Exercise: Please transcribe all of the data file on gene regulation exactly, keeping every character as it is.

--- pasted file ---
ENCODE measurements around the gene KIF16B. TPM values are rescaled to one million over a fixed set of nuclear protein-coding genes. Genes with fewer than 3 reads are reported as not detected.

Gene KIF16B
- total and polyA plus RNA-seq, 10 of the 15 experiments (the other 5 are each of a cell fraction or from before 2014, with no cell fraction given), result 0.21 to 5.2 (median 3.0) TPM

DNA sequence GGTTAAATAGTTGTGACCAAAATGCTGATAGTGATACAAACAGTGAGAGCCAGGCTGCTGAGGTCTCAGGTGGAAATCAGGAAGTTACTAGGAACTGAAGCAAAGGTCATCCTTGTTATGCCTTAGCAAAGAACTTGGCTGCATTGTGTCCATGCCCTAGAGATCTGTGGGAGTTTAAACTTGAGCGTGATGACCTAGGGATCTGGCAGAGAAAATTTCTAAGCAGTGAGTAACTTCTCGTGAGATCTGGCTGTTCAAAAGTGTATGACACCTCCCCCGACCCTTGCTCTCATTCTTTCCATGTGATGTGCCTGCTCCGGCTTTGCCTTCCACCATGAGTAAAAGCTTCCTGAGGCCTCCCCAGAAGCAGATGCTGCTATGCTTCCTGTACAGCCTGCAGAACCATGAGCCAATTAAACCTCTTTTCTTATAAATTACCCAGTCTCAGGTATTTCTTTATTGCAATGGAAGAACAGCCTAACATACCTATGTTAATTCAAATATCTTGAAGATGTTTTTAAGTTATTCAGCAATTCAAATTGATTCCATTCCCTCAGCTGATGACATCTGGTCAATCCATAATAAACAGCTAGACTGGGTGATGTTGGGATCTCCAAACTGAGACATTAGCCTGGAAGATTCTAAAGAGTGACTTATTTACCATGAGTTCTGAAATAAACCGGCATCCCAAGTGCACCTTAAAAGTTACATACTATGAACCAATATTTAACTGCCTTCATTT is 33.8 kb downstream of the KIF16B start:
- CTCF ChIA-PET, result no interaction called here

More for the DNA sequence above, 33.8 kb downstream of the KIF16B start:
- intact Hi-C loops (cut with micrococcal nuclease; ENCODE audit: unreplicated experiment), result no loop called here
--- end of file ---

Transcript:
ENCODE measurements around the gene KIF16B. TPM values are rescaled to one million over a fixed set of nuclear protein-coding genes. Genes with fewer than 3 reads are reported as not detected.

Gene KIF16B
- total and polyA plus RNA-seq, 10 of the 15 experiments (the other 5 are each of a cell fraction or from before 2014, with no cell fraction given), result 0.21 to 5.2 (median 3.0) TPM

DNA sequence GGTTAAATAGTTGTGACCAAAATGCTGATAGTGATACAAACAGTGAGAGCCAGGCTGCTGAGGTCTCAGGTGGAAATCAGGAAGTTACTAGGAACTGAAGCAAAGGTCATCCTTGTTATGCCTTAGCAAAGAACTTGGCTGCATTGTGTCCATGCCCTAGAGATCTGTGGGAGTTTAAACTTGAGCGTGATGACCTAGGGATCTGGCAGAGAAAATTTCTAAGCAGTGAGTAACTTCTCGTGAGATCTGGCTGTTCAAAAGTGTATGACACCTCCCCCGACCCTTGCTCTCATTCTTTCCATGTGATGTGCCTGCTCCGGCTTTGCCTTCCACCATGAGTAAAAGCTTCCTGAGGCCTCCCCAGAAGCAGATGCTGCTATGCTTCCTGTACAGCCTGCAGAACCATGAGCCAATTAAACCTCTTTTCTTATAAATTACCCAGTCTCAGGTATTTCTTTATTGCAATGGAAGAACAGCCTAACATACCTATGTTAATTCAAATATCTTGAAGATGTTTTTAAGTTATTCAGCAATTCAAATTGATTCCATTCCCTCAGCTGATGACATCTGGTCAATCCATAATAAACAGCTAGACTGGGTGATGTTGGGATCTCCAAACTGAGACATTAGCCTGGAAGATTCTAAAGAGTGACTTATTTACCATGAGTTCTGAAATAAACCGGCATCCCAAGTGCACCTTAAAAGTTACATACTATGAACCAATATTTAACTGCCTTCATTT is 33.8 kb downstream of the KIF16B start:
- CTCF ChIA-PET, result no interaction called here

More for the DNA sequence above, 33.8 kb downstream of the KIF16B start:
- intact Hi-C loops (cut with micrococcal nuclease; ENCODE audit: unreplicated experiment), result no loop called here